In California, I can drive everyday, push the speed limits, go on road trips. In Indonesia, I stand no chance.
So, before the last vacation I went with some confidence that I would now be able to drive myself around. That would be nice, because it would be more comfortable than motorcycles (especially since we have a toddler). I thought so, because I’m more than comfortable driving in California on a regular basis – it is my main mode of transport. I’ve even driven hundreds of miles/kilometers on a single day without any problem.
I went to Indonesia with this expectation and the result: No, there’s no chance I can confidently drive in Indonesia in the near future.
Why is driving in Indonesia so different? After all, the law of physics, the controls of a vehicle and the basic principles of traffic are the same, right? Maybe for some of you who drive in Indonesia, the answer is kind of obvious, but I thought a little bit about why the driving skills that I have during almost 2 years driving regularly in Califoria isn’t so useful in the face of Indonesian urban traffic. I think one of the reason is because the rules are very different. I don’t mean that de jure Indonesia have dramatically different traffic laws. It’s that in reality, the convention on the road are really different.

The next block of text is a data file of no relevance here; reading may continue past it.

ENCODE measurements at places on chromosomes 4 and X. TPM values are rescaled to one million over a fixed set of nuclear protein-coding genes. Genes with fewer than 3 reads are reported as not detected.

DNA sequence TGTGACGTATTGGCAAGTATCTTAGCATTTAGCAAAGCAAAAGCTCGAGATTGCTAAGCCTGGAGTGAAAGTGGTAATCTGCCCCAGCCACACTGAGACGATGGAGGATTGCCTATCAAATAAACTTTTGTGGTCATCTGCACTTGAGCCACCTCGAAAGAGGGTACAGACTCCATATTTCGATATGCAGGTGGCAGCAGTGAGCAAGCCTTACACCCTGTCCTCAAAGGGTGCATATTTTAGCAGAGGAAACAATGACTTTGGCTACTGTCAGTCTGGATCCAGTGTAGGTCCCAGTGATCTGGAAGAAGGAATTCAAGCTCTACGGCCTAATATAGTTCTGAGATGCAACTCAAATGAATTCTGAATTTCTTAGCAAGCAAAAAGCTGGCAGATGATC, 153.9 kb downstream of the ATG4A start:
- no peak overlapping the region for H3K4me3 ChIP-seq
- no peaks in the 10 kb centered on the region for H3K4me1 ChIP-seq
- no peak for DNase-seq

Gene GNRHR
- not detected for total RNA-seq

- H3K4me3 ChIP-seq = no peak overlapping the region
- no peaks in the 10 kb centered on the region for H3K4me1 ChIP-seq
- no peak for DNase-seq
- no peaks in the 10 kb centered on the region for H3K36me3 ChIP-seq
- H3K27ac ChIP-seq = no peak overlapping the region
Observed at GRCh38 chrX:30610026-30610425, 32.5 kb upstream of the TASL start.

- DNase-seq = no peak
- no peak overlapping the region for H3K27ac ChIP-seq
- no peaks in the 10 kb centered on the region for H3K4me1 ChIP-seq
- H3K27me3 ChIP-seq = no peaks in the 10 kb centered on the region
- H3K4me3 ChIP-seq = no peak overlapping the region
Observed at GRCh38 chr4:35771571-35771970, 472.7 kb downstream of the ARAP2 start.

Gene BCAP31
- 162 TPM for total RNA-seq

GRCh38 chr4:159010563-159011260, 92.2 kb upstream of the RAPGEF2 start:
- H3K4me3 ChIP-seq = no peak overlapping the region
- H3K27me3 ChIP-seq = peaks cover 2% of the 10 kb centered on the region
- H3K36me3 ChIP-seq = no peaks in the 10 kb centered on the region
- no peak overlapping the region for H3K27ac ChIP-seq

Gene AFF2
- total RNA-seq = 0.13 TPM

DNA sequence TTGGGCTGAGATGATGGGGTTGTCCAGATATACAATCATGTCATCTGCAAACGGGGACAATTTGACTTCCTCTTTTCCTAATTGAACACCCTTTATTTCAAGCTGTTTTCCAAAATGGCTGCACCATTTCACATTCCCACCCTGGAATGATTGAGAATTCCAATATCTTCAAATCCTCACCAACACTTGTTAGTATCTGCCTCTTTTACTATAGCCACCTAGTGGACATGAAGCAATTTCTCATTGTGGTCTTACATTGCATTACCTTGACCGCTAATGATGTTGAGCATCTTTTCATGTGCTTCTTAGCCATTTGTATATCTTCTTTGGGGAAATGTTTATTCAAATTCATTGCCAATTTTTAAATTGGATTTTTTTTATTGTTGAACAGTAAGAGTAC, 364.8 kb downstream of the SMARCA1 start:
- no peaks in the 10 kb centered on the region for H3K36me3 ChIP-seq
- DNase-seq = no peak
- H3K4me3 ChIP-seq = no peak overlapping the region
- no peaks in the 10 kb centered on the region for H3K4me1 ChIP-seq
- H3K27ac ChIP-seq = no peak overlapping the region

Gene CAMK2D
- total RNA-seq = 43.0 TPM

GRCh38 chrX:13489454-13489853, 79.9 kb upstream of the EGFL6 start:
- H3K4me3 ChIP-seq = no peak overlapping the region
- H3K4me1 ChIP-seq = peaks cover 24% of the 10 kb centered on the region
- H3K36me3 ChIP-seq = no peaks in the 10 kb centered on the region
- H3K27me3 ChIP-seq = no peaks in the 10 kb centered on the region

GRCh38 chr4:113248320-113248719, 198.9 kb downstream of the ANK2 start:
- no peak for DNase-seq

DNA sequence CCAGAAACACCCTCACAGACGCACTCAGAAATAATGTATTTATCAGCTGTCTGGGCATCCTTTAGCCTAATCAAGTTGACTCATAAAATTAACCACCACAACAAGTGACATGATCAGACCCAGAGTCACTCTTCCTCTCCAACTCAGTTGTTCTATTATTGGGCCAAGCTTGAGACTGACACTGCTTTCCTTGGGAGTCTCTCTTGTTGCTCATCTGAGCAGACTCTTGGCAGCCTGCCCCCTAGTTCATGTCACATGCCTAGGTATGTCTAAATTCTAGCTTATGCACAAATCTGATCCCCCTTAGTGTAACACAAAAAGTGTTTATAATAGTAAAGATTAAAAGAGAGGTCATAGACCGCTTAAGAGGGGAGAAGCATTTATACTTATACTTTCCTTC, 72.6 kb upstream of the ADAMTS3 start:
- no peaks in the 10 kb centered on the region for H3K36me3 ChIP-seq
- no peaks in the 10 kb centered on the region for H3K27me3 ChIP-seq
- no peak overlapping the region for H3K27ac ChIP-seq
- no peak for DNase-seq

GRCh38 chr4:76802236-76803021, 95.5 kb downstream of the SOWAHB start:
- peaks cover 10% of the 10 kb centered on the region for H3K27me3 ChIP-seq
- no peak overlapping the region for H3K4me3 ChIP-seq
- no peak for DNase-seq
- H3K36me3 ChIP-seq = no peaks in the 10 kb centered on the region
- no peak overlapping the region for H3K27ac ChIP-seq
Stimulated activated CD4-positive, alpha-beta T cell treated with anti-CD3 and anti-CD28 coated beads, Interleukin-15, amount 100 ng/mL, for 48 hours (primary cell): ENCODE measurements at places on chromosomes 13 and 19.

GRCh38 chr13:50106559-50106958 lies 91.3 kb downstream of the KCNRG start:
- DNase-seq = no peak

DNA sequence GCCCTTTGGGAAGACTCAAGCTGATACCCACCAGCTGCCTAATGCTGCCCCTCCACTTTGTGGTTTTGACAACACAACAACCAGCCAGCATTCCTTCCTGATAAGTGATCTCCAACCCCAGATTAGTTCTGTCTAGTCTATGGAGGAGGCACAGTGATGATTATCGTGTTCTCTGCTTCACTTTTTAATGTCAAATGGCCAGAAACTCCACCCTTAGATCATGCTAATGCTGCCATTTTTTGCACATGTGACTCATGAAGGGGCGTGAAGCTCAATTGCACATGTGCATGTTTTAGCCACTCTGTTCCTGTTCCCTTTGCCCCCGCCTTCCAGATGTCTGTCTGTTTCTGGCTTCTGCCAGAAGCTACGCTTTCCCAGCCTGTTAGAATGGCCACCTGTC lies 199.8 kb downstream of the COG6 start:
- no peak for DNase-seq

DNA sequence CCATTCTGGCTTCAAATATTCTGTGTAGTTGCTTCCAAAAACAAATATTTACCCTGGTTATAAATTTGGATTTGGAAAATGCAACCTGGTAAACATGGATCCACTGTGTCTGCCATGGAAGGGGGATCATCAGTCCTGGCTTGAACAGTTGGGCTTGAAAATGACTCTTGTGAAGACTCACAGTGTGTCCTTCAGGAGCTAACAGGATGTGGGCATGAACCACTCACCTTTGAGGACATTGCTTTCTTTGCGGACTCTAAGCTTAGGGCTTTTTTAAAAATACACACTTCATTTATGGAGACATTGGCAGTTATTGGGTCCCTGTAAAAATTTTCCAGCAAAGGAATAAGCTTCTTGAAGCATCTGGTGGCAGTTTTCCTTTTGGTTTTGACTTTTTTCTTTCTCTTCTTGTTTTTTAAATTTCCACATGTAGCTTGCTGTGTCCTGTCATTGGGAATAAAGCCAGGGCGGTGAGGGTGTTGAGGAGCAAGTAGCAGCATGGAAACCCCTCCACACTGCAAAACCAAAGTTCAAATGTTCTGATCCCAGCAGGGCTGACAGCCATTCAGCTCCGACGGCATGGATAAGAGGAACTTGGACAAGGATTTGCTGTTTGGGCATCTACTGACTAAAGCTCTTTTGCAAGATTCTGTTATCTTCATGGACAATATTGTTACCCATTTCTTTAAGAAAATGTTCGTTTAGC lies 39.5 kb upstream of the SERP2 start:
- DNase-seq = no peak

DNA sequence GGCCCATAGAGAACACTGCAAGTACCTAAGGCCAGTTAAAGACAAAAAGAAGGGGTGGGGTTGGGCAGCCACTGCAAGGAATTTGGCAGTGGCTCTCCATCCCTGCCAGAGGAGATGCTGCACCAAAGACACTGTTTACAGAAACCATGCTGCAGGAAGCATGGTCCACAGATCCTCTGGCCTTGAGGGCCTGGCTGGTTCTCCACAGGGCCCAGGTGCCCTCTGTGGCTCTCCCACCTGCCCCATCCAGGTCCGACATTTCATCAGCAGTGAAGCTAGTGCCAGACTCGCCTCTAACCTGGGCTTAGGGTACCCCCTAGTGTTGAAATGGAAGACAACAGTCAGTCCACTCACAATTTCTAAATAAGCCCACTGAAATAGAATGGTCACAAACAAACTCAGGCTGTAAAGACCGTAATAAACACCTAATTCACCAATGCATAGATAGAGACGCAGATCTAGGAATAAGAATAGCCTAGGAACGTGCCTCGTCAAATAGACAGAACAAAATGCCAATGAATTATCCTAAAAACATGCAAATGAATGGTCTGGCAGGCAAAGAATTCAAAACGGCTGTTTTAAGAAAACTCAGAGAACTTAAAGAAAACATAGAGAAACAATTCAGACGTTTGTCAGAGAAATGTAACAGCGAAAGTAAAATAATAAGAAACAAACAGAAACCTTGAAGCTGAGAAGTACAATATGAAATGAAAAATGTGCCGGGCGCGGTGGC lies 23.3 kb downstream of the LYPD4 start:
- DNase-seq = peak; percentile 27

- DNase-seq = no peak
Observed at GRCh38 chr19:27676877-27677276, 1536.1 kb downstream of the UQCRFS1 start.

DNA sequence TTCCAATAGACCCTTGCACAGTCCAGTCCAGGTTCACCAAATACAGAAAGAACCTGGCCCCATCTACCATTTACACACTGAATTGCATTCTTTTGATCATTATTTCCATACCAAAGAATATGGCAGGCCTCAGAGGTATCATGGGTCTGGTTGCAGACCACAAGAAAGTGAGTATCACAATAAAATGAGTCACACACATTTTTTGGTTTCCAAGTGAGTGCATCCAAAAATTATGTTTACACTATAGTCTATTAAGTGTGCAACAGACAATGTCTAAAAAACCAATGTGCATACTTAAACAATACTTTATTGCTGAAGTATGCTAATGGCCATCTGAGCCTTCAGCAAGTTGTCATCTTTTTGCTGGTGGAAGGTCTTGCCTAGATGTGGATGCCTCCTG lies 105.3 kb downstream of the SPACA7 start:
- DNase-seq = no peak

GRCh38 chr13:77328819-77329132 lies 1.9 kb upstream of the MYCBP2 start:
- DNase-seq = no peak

For example, in California once you’re on the road what you do is really simple. You stay on your lane carefully, try to follow the same speed as traffic, and be careful when you do something different like changing your lane, making a turn, slowing down and exiting/entering a road. Simple, right? The rule applies no matter where you are, when you’re 120+ km/h on the freeway, driving slowly on city streets, or when you’re stuck on a traffic jam.
If you do this in Indonesia, there’s a lot of things that will make your drive difficult and ineffective. For one, there are tons of motorcycles that don’t follow the marked lanes or go with the same speed as traffic. There are vehicles that stop in the middle of traffic for whatever reasons, and if you’re trailing him it’s foolish to “stay on the lane carefully”. Also, a lot of vehicles split lanes, so it’s not so outrageous if you do so.
Another example is intersections. In California it’s very orderly. Depending on the intersection, and signs/lights involved, the rules about who goes first is very clear, and for the most parts people abide by these rules. For example, simple rules like people entering a road must yield to existing traffic. In Indonesia, forget about those rules. You’ll never get through the intersection if you play nice in a dense traffic. What matters is how clever and how confident you are in positioning your car.
There are other factors, like narrower roads, prevalence of manual transmission car (in California I drive auto), and all these made me eventually abandon the idea of driving. We got around by motorcycles, or being driven by parents/friends or hiring drivers.